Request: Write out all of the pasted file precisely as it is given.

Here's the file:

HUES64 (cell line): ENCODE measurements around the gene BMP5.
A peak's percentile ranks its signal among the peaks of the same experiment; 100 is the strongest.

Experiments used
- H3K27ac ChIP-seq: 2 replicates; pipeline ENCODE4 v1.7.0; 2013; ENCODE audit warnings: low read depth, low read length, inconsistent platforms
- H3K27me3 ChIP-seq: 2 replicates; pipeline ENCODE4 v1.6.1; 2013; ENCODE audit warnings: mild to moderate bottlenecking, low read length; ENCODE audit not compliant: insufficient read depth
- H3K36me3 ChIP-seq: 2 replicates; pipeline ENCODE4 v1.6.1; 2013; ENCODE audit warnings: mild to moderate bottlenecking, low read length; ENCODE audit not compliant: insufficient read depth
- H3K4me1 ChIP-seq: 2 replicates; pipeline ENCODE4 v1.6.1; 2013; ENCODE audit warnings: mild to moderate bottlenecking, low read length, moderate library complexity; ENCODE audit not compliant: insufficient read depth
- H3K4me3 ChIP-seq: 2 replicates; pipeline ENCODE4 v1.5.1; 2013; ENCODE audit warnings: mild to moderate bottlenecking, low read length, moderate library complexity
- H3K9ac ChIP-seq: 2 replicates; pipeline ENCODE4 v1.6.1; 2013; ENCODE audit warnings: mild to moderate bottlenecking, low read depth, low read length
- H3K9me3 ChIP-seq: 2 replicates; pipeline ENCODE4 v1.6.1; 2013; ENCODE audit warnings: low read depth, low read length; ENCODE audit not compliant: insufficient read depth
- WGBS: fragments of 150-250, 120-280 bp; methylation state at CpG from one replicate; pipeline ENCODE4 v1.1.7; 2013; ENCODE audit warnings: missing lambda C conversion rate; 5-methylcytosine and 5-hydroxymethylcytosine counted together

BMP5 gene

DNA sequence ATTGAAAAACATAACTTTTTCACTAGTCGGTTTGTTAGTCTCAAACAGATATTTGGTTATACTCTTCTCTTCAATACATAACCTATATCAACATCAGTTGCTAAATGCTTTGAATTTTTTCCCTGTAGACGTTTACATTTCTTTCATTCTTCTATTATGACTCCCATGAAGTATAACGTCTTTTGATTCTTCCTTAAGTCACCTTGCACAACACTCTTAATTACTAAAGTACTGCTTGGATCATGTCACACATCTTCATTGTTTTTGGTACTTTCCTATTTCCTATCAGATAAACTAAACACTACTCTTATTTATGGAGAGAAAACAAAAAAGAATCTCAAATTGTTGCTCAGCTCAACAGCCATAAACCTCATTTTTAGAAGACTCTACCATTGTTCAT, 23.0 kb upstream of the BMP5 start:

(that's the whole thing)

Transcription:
HUES64 (cell line): ENCODE measurements around the gene BMP5.
A peak's percentile ranks its signal among the peaks of the same experiment; 100 is the strongest.

Experiments used
- H3K27ac ChIP-seq: 2 replicates; pipeline ENCODE4 v1.7.0; 2013; ENCODE audit warnings: low read depth, low read length, inconsistent platforms
- H3K27me3 ChIP-seq: 2 replicates; pipeline ENCODE4 v1.6.1; 2013; ENCODE audit warnings: mild to moderate bottlenecking, low read length; ENCODE audit not compliant: insufficient read depth
- H3K36me3 ChIP-seq: 2 replicates; pipeline ENCODE4 v1.6.1; 2013; ENCODE audit warnings: mild to moderate bottlenecking, low read length; ENCODE audit not compliant: insufficient read depth
- H3K4me1 ChIP-seq: 2 replicates; pipeline ENCODE4 v1.6.1; 2013; ENCODE audit warnings: mild to moderate bottlenecking, low read length, moderate library complexity; ENCODE audit not compliant: insufficient read depth
- H3K4me3 ChIP-seq: 2 replicates; pipeline ENCODE4 v1.5.1; 2013; ENCODE audit warnings: mild to moderate bottlenecking, low read length, moderate library complexity
- H3K9ac ChIP-seq: 2 replicates; pipeline ENCODE4 v1.6.1; 2013; ENCODE audit warnings: mild to moderate bottlenecking, low read depth, low read length
- H3K9me3 ChIP-seq: 2 replicates; pipeline ENCODE4 v1.6.1; 2013; ENCODE audit warnings: low read depth, low read length; ENCODE audit not compliant: insufficient read depth
- WGBS: fragments of 150-250, 120-280 bp; methylation state at CpG from one replicate; pipeline ENCODE4 v1.1.7; 2013; ENCODE audit warnings: missing lambda C conversion rate; 5-methylcytosine and 5-hydroxymethylcytosine counted together

BMP5 gene

DNA sequence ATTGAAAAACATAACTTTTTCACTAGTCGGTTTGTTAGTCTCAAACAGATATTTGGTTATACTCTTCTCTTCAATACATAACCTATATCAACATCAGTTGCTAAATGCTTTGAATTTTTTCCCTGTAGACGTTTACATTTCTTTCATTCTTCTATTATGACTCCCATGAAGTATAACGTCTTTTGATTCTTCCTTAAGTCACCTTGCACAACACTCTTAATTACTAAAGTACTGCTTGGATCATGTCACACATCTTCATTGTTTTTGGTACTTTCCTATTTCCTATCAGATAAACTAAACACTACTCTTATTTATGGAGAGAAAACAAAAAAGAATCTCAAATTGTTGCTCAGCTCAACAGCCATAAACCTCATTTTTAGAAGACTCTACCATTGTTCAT, 23.0 kb upstream of the BMP5 start: